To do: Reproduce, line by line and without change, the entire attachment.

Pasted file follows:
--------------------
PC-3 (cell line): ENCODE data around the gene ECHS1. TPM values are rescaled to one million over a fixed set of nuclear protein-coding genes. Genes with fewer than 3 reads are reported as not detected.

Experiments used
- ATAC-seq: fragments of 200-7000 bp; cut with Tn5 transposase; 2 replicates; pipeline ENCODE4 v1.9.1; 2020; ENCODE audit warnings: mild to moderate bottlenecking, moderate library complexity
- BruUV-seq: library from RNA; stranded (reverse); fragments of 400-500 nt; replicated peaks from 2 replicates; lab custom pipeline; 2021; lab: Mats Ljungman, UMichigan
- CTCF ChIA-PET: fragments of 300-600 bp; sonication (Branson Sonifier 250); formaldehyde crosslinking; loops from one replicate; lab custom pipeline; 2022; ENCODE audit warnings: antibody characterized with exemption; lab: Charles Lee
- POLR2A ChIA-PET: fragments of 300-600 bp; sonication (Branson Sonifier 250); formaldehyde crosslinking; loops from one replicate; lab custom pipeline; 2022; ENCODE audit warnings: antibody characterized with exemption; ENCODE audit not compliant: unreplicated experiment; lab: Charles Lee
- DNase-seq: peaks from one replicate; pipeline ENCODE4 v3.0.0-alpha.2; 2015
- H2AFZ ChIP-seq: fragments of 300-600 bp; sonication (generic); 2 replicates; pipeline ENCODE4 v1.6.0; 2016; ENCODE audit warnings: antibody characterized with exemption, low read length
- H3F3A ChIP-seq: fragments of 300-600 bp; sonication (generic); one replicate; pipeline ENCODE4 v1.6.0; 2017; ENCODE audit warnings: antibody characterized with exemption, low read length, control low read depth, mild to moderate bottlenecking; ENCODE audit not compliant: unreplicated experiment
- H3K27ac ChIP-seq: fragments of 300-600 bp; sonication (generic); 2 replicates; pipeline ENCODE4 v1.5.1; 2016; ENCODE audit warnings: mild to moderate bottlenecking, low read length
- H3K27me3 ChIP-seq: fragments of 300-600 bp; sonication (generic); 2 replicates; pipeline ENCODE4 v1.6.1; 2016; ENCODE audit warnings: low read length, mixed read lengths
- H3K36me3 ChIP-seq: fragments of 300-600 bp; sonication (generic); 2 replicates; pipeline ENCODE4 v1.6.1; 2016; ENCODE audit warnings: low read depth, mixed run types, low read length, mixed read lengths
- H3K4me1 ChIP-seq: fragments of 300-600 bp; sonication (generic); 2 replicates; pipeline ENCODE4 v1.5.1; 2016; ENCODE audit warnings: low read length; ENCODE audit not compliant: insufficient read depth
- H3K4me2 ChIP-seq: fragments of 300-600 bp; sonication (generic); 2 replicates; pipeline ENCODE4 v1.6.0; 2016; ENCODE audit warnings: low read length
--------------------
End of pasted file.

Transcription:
PC-3 (cell line): ENCODE data around the gene ECHS1. TPM values are rescaled to one million over a fixed set of nuclear protein-coding genes. Genes with fewer than 3 reads are reported as not detected.

Experiments used
- ATAC-seq: fragments of 200-7000 bp; cut with Tn5 transposase; 2 replicates; pipeline ENCODE4 v1.9.1; 2020; ENCODE audit warnings: mild to moderate bottlenecking, moderate library complexity
- BruUV-seq: library from RNA; stranded (reverse); fragments of 400-500 nt; replicated peaks from 2 replicates; lab custom pipeline; 2021; lab: Mats Ljungman, UMichigan
- CTCF ChIA-PET: fragments of 300-600 bp; sonication (Branson Sonifier 250); formaldehyde crosslinking; loops from one replicate; lab custom pipeline; 2022; ENCODE audit warnings: antibody characterized with exemption; lab: Charles Lee
- POLR2A ChIA-PET: fragments of 300-600 bp; sonication (Branson Sonifier 250); formaldehyde crosslinking; loops from one replicate; lab custom pipeline; 2022; ENCODE audit warnings: antibody characterized with exemption; ENCODE audit not compliant: unreplicated experiment; lab: Charles Lee
- DNase-seq: peaks from one replicate; pipeline ENCODE4 v3.0.0-alpha.2; 2015
- H2AFZ ChIP-seq: fragments of 300-600 bp; sonication (generic); 2 replicates; pipeline ENCODE4 v1.6.0; 2016; ENCODE audit warnings: antibody characterized with exemption, low read length
- H3F3A ChIP-seq: fragments of 300-600 bp; sonication (generic); one replicate; pipeline ENCODE4 v1.6.0; 2017; ENCODE audit warnings: antibody characterized with exemption, low read length, control low read depth, mild to moderate bottlenecking; ENCODE audit not compliant: unreplicated experiment
- H3K27ac ChIP-seq: fragments of 300-600 bp; sonication (generic); 2 replicates; pipeline ENCODE4 v1.5.1; 2016; ENCODE audit warnings: mild to moderate bottlenecking, low read length
- H3K27me3 ChIP-seq: fragments of 300-600 bp; sonication (generic); 2 replicates; pipeline ENCODE4 v1.6.1; 2016; ENCODE audit warnings: low read length, mixed read lengths
- H3K36me3 ChIP-seq: fragments of 300-600 bp; sonication (generic); 2 replicates; pipeline ENCODE4 v1.6.1; 2016; ENCODE audit warnings: low read depth, mixed run types, low read length, mixed read lengths
- H3K4me1 ChIP-seq: fragments of 300-600 bp; sonication (generic); 2 replicates; pipeline ENCODE4 v1.5.1; 2016; ENCODE audit warnings: low read length; ENCODE audit not compliant: insufficient read depth
- H3K4me2 ChIP-seq: fragments of 300-600 bp; sonication (generic); 2 replicates; pipeline ENCODE4 v1.6.0; 2016; ENCODE audit warnings: low read length